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Batavia native pens Bruce Willis movie
Willis, Mischa Barton set to star in comedy
By Leslie Hague | Daily Herald Staff

Kevin Jakubowski, a Batavia native now living in Los Angeles, has had his first major screenwriting project, "Assassination of a High School President," picked up for a movie starring Bruce Willis.

 

Jeff Knox | Staff Photographer

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Published: 9/2/2007 6:38 AM | Updated: 9/2/2007 8:51 AM

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Kevin Jakubowski was in Batavia last winter when he got the call.

The movie he co-wrote had been optioned, and all they needed to have it made was one big-name star to sign on.

"My agent called and said, 'Bruce (Willis) read it, he loves it, he's in,'" Jakubowski recalled. "I went outside and started jumping around in the snow."

To be released next year, "Assassination of a High School President" will be the first major movie for the Batavia native and screenwriter. The movie from the Yari Film Co. has a $10 million budget and will also star Mischa Barton.

Jakubowski, 28, graduated from Fenwick High School in Oak Park in 1997. His first on-screen work was on Batavia Access Television as part of a sketch comedy show.

He and several friends produced "A Bit Carried Away," which featured bits like "The Office of Storm Naming Centers of America," and the story of a child who was addicted to Stove Top Stuffing.

He attended Villanova University in Pennsylvania and graduate school for film in Dublin, Ireland, writing scripts the whole time.

When he moved to California, he was hired as an intern on the Sony lot as his first job in the movie business.

"It was cool, but I was just out of grad school, and, you know, being paid with a sandwich," he said.

In 2005, he was hired as a production assistant on the animated Comedy Central cable television series "South Park."

The job included everything from picking up the creators' dry cleaning to tracking down an "Achy Breaky Heart" instructional video so character Eric Cartman could have the right moves when he performed it in an episode.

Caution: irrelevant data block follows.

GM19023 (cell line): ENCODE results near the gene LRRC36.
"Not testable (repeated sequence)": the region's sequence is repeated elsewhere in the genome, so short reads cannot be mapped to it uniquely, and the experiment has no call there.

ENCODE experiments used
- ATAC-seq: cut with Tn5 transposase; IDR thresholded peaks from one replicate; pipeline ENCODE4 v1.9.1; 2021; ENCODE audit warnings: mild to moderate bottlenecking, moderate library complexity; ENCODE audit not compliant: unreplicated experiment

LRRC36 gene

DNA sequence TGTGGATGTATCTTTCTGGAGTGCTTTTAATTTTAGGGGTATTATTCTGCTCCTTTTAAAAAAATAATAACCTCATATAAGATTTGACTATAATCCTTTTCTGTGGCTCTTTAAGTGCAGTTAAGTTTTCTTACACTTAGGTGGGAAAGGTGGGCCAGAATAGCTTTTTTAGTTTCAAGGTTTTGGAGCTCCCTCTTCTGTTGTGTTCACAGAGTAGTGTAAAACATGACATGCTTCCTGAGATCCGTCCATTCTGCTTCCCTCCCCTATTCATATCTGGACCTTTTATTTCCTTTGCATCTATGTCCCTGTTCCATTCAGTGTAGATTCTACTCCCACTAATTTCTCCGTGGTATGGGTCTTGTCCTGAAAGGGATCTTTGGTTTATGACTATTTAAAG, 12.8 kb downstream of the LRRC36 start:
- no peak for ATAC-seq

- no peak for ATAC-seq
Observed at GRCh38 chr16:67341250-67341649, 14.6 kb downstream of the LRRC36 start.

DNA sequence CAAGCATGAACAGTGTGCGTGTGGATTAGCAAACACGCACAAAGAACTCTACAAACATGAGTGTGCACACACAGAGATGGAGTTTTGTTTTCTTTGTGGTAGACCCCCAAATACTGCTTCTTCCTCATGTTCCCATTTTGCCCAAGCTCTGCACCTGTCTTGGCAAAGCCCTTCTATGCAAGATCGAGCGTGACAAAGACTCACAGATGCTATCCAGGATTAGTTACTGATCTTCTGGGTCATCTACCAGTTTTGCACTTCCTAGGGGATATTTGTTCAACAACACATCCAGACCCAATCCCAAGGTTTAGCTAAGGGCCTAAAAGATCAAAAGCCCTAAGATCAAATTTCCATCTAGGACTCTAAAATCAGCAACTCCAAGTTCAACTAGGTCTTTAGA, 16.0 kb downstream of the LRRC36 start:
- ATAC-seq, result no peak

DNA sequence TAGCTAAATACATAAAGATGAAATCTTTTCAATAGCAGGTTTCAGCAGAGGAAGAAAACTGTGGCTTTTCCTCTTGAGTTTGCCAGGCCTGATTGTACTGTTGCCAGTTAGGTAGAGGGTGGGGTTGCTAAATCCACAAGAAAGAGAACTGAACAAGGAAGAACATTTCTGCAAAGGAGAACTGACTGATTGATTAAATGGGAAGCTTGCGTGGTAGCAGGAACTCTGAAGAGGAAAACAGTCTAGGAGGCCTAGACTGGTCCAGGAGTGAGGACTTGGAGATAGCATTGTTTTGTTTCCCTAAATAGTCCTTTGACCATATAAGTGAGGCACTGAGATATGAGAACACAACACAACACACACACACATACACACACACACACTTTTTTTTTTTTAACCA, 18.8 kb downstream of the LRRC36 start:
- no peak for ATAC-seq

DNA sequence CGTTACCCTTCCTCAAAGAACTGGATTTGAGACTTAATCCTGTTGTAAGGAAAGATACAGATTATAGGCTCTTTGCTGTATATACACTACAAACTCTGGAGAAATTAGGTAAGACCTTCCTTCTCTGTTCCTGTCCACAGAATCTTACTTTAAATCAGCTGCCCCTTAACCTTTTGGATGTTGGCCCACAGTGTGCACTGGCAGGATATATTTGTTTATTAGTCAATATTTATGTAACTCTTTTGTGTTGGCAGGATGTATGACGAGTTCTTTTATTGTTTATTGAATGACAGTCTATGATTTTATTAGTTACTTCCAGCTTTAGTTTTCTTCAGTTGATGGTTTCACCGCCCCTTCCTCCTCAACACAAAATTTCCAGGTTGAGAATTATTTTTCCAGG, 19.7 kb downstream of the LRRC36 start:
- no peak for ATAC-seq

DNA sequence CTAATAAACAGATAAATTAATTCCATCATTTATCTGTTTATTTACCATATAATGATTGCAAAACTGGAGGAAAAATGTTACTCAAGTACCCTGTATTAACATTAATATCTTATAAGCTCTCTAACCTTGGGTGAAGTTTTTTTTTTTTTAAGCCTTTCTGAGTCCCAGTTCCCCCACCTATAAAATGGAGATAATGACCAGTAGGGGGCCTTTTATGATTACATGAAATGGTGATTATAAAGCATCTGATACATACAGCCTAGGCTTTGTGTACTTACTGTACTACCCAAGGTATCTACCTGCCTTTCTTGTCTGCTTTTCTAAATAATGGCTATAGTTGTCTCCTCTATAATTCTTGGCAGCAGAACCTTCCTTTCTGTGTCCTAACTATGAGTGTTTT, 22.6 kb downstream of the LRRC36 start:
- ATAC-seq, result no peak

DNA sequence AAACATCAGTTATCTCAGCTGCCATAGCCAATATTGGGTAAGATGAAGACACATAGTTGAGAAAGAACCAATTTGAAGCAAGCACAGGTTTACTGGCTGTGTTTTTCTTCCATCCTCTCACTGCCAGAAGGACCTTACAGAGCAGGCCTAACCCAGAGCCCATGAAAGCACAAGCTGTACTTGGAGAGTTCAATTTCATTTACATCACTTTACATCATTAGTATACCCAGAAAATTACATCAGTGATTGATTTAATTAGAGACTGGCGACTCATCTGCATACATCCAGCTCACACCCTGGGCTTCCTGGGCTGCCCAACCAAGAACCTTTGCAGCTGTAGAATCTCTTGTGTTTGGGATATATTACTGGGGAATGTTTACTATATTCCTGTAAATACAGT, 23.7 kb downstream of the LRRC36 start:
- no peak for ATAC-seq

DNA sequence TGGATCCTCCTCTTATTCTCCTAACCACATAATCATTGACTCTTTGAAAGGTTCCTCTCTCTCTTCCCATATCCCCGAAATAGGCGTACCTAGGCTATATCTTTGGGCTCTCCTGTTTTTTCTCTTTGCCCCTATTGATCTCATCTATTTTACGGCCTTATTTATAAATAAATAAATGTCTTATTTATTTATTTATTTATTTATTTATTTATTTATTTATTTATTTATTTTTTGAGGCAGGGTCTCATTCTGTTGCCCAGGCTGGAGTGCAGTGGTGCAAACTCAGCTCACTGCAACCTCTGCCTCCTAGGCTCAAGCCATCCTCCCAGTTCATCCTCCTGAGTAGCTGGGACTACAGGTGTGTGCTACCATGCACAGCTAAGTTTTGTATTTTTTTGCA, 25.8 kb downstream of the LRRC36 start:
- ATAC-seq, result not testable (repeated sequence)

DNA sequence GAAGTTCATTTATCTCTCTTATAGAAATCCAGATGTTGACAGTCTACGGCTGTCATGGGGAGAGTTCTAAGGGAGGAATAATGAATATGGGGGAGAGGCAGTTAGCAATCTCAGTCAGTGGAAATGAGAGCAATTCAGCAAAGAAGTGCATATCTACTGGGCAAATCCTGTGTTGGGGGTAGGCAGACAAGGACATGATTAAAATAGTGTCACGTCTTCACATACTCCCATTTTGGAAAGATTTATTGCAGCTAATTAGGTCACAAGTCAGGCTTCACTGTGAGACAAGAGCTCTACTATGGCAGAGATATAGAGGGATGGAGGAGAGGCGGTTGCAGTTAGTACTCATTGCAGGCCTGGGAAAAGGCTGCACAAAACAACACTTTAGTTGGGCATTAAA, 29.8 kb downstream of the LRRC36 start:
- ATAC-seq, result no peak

While working on the show, Jakubowski started trading scripts with another production assistant, Tim Calpin. They thought they could complement each others' writing and began working together.

"It's a lot more productive than writing on your own," Jakubowski said.

The two started to combine two scripts they had, with the setting in Calpin's script and the main character in Jakubowski's. They wanted to tell a film noir conspiracy story set within a high school. It has two working titles at the moment -- "The Assassination of a High School President" and "The Sophomore."

It tells the story of a reporter for the school paper and the school's popular girl, Mischa Barton, investigating some stolen SATs. Willis plays the school's principal.

The movie is shooting now in New Jersey, and should be wrapped up next week. Last month, Jakubowski's family visited the set and watched several scenes being shot.

"It was like I had to pinch myself," said Kevin's mom, Maureen. "He's wanted to do this for so long; it's like a dream come true."

Some of the references in the movie might be familiar to locals. The high school's mascot is the Friars and its colors are black and white, the same as at Fenwick High School. And some of the names dropped in the background are friends of Jakubowski's.

He's been working on the set every day, doing rewrites at night when necessary.

"It's like seeing an ultrasound of your kid," he said. "You know it's there, and you know it's coming. It's like watching something come alive."

Based on the buzz around this movie, Jakubowski has been able to quit "South Park" and write full-time since last summer.

"It's been great to wake up every morning and write all day," said Jakubowski, who now lives in Santa Monica, Calif.

His pet project is a script written several years ago called "Nintendo Christmas," which follows a group of kids in the '80s working together to overcome the town ban on the video game system.

The writing duo also was hired to write the script of an upcoming Lions Gate film and the two have several other scripts they're trying to get made.

"As long as I'm eating and writing, I'm on cloud nine," Jakubowski said. "It's fantastic."